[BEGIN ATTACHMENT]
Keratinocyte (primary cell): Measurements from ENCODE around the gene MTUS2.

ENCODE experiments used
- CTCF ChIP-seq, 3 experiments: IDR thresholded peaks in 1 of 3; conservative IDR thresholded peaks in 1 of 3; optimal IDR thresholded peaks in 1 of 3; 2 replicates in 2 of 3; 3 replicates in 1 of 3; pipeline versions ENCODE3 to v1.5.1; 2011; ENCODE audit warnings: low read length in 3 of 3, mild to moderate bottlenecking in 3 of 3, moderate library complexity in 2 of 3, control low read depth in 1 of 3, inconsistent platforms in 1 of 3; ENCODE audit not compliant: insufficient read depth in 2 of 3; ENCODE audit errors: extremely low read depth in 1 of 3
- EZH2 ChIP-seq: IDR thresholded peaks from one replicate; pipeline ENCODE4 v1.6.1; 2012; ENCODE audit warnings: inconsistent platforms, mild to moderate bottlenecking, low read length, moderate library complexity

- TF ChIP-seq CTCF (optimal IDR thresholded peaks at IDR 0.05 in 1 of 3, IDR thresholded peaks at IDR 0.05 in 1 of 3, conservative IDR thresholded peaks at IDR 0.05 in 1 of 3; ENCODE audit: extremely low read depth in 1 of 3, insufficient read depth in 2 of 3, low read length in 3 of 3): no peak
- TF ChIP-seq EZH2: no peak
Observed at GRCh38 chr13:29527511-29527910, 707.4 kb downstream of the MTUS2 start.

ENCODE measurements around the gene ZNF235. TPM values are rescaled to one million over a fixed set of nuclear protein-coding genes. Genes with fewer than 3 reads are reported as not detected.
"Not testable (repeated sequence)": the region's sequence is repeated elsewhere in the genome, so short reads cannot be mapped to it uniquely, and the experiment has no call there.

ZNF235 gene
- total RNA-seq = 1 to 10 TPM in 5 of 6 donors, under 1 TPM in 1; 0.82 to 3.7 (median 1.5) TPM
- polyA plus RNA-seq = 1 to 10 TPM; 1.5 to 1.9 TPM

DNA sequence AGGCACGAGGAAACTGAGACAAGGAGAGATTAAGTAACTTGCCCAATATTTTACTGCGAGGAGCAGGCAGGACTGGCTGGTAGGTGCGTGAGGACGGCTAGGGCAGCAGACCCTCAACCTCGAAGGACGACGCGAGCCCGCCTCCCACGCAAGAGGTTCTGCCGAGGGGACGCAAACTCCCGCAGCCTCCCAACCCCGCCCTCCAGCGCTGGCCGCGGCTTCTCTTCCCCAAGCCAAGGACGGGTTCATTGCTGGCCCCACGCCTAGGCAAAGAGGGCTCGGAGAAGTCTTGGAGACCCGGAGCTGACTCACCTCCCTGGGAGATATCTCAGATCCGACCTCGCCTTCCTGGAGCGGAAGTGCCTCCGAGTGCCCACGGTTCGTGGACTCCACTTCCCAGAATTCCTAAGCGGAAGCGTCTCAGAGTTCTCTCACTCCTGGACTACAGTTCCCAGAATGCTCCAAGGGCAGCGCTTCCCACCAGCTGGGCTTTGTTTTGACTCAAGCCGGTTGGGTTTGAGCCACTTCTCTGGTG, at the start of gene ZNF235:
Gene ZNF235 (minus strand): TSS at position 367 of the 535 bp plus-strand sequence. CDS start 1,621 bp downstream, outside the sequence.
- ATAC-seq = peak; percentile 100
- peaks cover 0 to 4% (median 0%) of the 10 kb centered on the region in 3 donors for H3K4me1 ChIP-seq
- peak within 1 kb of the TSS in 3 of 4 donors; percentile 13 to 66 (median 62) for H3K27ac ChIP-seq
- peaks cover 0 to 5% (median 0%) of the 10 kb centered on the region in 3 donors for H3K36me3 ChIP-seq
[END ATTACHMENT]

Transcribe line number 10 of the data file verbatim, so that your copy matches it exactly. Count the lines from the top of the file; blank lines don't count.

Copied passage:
ZNF235 gene